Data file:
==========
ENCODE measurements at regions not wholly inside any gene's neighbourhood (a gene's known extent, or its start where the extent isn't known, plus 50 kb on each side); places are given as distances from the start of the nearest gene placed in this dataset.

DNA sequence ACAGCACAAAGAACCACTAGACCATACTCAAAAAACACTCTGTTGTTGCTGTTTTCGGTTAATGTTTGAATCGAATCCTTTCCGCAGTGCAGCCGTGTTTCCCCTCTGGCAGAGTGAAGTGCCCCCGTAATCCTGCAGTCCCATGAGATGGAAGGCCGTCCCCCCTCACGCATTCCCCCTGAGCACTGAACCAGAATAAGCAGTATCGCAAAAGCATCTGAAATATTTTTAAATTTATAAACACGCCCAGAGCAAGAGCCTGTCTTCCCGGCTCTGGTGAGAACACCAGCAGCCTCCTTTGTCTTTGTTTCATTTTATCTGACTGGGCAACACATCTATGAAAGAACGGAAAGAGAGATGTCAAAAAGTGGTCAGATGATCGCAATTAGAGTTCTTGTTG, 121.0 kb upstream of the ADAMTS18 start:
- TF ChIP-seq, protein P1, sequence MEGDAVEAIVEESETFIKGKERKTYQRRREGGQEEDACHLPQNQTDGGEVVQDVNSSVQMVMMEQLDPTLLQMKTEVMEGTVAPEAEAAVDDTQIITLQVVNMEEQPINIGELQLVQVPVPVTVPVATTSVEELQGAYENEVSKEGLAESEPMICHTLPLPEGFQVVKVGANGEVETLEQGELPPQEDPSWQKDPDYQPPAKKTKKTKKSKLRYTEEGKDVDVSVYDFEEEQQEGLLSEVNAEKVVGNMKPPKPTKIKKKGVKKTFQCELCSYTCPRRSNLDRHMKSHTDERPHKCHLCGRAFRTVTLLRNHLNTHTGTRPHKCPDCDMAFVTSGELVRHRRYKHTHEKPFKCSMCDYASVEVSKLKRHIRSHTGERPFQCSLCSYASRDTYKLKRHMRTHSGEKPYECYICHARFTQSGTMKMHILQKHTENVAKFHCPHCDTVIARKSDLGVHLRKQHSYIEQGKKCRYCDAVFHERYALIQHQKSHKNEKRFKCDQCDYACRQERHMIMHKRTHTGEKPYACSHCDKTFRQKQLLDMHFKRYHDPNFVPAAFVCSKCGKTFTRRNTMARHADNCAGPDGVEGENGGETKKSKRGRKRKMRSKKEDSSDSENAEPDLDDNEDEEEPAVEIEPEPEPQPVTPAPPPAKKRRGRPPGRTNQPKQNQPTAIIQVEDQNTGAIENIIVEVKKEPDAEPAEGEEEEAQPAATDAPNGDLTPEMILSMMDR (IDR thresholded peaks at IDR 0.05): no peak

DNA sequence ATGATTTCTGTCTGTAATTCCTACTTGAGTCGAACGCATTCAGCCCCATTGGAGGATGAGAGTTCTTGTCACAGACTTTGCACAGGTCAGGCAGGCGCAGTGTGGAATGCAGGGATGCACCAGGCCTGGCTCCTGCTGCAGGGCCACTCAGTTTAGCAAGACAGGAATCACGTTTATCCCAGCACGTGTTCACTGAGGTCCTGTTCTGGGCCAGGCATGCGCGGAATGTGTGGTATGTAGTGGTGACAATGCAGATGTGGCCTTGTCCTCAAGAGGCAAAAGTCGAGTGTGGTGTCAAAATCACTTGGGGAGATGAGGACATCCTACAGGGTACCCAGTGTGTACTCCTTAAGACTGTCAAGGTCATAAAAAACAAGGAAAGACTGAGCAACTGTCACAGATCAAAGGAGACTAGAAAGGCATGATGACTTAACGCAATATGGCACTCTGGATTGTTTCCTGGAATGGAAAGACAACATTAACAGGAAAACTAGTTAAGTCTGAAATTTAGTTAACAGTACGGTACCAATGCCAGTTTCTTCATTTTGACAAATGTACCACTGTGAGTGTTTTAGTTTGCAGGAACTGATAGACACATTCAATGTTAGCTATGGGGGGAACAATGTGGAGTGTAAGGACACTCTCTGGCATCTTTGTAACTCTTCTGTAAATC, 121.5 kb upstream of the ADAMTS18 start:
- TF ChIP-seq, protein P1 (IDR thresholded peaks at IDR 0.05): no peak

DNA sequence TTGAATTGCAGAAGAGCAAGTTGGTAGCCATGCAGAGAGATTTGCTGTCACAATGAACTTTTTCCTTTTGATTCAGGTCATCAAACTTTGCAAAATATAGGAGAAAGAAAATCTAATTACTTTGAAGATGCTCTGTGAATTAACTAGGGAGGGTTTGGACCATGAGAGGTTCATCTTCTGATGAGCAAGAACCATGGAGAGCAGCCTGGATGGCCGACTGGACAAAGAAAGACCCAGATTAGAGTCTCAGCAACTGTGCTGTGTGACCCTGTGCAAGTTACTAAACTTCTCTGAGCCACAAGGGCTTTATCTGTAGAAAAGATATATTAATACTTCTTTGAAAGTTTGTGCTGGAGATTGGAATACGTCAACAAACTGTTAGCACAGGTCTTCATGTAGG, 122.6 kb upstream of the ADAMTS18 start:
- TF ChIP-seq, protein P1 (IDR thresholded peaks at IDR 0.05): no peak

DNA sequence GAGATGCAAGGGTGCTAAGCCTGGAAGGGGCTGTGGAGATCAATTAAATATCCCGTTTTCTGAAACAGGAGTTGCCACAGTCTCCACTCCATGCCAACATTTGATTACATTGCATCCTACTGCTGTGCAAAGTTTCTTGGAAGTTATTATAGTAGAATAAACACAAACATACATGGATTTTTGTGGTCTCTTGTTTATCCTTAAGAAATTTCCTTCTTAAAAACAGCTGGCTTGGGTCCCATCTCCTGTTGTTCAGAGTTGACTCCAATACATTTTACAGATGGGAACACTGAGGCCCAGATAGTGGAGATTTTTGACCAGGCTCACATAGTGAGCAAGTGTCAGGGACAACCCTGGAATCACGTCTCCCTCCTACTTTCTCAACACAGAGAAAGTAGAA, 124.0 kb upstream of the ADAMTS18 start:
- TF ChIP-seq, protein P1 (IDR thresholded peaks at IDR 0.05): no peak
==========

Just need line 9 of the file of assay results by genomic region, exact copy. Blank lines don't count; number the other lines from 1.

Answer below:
- TF ChIP-seq, protein P1 (IDR thresholded peaks at IDR 0.05): no peak